‘Uneasy lies the head that wears a crown’

Jacinda Ardern Photo: Newsroom

All the world?s a stage,
And all the men and women merely players;
They have their exits and their entrances;
And one man in his time plays many parts,
His acts being seven ages.

William Shakespeare

Friday March 15th saw New Zealand on the world stage, for all the wrong reasons. In the aftermath of what happened it is instructive to reflect on how well the prime minister handled a difficult and tricky job.

Jacinda Ardern made a very good entrance in a role that initially required compassion on the one hand but firmness on the other. We are all aware that compassion and kindness are the prime minister?s trademark. Indeed, she is having her finance minister present a budget around these very tenets. Therefore, in the compassion and kindness area, she did very well. In some ways – not in any way to belittle this task – this was somewhat easier than the decisions around the issue of firmness.

It was with the decisions about firmness that things started to go pear shaped. She made what I suppose was another Captain?s Call regarding the proposed tightening of the gun laws. Few would argue that it is proper for the gun laws to be reviewed in light of what took place. The problem was the high-handed, ‘hand in your weapons’ approach.

She once again fell into her own trap of announcing what amounted to the changing of a law with little or no consultation. This country, at least until the present time, has been a democracy. Jacinda appears to have a preference to make the calls and expect the peasants to do as they’re told.

That is not appropriate, especially in the situation we now find ourselves in. We must tread carefully, particularly in respect of decisions made that affect the freedom of others in a democratic society.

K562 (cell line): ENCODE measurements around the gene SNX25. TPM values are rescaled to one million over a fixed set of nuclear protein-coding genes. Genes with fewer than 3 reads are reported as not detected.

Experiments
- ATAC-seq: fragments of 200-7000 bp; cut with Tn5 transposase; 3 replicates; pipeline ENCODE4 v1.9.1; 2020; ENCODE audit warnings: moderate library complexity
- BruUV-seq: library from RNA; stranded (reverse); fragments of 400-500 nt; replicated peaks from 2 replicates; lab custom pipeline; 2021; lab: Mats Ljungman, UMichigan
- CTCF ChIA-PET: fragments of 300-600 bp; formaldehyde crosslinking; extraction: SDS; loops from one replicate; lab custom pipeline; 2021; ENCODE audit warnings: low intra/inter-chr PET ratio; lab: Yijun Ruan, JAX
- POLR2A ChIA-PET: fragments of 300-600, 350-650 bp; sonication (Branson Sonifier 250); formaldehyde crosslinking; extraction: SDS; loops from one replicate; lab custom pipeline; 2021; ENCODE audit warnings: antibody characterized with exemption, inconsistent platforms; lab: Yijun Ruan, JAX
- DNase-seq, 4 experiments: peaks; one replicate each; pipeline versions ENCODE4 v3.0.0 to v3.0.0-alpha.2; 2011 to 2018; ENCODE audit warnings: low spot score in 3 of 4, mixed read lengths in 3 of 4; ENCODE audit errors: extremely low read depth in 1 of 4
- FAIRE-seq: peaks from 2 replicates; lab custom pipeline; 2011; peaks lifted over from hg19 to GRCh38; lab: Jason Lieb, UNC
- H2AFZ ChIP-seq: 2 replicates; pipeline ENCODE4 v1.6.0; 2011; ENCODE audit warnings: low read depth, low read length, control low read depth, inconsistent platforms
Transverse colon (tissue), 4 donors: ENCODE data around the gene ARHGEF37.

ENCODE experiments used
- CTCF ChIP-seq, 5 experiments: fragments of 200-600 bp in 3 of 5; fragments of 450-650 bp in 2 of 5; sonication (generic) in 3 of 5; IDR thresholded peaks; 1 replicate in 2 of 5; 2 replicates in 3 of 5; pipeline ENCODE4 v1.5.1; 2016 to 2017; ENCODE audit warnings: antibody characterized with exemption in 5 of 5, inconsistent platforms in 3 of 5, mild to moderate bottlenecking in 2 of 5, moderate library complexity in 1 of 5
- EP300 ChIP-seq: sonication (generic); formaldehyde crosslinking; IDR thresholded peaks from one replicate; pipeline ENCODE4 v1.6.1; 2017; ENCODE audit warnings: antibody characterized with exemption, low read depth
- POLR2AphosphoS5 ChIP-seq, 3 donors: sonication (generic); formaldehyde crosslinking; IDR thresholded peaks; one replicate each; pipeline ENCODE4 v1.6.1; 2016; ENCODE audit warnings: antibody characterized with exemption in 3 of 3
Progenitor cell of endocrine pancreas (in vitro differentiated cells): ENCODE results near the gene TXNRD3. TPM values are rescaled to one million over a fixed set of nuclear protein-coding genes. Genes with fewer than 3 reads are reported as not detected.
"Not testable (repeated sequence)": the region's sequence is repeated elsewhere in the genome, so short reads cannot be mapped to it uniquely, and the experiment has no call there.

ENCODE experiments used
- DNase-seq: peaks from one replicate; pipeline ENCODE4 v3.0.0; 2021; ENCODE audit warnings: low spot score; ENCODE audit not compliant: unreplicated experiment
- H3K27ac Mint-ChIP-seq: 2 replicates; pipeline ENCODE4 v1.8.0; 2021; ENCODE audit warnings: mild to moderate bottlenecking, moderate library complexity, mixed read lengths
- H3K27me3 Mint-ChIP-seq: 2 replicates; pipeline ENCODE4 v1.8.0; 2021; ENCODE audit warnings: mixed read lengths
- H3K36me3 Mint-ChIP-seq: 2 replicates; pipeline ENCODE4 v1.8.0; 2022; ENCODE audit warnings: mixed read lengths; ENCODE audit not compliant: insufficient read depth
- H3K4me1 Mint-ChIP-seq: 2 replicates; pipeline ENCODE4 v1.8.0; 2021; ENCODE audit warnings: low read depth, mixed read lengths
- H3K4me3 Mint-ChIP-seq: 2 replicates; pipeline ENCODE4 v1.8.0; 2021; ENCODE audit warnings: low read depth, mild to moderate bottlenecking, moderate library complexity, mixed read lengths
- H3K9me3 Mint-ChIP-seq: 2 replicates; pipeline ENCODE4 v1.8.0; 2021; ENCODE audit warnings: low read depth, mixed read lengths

I don?t wish to be too harsh on the prime minister; she has had an unenviable task, but I sense a level of immaturity in her decision-making process.

We are not Russia or China. We are a democratic country and expect to be governed as such.

Others who did not cover themselves in glory were the predictable ones: notably Marama Davidson and Golriz Ghaharaman. What an Australian terrorist has to do with colonialism and the confiscation of land is beyond me.

Winston appeared to sleep his way through his mission. Despite his latest utterances the end result amounted to nothing more than a waste of time paid for by us.

Parliament sat last week and, at the behest of Trevor Mallard, it became a temporary mosque where a Christian country was told that there is only one God, Allah. The usual procedure was what was required ? party leaders paying respects on behalf of their parties.

The National Party, it has to be conceded, were in a difficult position. Having said that, they have gone along with virtually everything that has happened with barely a whimper. They appeared to support the call for non-Muslim women to wear hijabs and then the gun law change without consultation. This is not good enough. They are the opposition, and no matter what the situation, we expect them to do their job.

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